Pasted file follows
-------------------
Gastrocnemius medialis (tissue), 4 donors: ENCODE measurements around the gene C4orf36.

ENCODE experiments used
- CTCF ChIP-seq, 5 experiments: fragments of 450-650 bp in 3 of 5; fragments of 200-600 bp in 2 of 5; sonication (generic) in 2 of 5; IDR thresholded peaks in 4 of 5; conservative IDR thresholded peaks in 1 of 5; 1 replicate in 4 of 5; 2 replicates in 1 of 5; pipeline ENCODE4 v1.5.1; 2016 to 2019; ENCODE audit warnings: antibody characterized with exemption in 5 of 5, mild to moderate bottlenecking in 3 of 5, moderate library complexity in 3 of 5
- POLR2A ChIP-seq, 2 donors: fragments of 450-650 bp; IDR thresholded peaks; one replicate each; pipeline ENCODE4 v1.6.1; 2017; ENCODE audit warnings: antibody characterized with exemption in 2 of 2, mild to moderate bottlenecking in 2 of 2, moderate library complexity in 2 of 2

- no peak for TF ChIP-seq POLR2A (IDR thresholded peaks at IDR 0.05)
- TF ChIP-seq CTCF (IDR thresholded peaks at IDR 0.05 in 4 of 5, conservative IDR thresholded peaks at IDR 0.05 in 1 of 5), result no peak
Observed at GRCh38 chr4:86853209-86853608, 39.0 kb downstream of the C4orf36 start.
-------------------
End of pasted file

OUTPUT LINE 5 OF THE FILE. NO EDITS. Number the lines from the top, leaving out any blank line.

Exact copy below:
- no peak for TF ChIP-seq POLR2A (IDR thresholded peaks at IDR 0.05)